The Spottswood W. Robinson III and Robert R. Merhige, Jr., U.S. Courthouse in Richmond bridges the city's historic commercial core, now being reinvented as a performing arts district, to the west and its governmental Capitol Square district to the east. The building presents a formal public entrance to Broad Street, as do the neighboring Richmond City Hall (Ballou Justice Architects, 1971), the Virginia State Assembly Building (Clinton and Russell, 1922), and the Virginia State Library (Craig Hartman and SOM, 1997). A 100-foot high north-facing atrium serves as a civic-scale forecourt to the seven-storey courthouse and office facility to the south. The strong, curved south facade fronting Grace and Eighth Streets presents an iconic face to the Capitol Square district and opens up the southern corner of the site to a landscaped public plaza to provide a setting for the adjacent St. Peter's Church (1835, 1854) and St. Paul's Church (Thomas S. Stewart, 1845). The curtainwall of the atrium turns a less formal face toward the commercial district; at night, the illuminated atrium and landscaped areas becomes a dramatic backdrop for the developing performing arts district.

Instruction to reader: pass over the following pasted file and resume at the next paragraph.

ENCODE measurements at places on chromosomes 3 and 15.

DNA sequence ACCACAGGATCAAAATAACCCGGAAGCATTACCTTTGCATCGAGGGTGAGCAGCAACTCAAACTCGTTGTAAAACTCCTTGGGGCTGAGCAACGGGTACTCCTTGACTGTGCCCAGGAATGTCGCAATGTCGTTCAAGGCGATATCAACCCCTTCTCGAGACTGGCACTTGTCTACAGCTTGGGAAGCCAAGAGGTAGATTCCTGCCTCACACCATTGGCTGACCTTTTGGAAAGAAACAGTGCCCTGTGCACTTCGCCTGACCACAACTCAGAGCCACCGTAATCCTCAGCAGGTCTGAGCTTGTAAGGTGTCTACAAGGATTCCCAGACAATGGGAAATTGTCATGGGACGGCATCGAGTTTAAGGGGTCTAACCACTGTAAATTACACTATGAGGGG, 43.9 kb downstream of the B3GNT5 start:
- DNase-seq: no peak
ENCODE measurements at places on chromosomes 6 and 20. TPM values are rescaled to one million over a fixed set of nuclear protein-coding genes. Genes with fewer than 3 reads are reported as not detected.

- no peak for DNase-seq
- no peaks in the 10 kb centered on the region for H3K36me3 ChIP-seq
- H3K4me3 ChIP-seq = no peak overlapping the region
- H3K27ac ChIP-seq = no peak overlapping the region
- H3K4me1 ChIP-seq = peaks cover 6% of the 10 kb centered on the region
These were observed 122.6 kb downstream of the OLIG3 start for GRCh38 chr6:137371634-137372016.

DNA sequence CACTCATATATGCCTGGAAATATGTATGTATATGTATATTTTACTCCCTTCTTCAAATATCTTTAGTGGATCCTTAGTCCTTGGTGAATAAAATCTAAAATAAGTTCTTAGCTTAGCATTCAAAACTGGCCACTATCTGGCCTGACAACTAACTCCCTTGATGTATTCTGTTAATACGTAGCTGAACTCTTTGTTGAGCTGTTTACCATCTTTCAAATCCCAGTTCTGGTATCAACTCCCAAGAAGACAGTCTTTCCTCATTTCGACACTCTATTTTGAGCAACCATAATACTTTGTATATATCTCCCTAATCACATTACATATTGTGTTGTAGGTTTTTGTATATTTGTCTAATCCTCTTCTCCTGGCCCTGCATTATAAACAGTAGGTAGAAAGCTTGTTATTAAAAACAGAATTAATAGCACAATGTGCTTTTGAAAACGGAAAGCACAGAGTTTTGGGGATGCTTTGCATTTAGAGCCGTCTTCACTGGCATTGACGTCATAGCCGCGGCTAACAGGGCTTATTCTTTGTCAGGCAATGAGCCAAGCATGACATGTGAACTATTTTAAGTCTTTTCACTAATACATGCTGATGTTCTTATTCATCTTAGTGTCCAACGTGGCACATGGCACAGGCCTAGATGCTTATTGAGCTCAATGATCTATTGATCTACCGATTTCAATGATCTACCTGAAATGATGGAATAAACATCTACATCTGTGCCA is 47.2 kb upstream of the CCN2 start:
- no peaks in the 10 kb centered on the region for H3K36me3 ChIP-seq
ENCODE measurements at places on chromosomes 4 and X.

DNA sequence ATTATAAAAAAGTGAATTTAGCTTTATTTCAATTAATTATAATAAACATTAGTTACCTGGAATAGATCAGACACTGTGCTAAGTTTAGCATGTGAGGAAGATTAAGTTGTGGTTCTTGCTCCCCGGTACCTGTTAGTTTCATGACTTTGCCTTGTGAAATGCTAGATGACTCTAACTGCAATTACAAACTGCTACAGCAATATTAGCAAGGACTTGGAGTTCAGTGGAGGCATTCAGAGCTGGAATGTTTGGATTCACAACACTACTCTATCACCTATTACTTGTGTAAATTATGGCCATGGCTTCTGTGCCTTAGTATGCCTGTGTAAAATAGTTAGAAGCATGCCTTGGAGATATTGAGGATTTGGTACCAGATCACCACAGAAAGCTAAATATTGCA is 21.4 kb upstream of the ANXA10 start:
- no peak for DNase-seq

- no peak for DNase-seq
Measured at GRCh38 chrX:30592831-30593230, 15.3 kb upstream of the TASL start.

The courthouse provides office functions on the lower four floors and courtrooms on the upper three. Public galleries facing the atrium lead visitors to the public functions and to the courtrooms. The judges' chambers are located along the southern edge of the building, where they enjoy dramatic views to Capitol Square, Thomas Jefferson's Virginia State Capitol Building (1792), and the Lewis F. Powell Courthouse (Ammi B. Young and Albert Lybrock, 1858).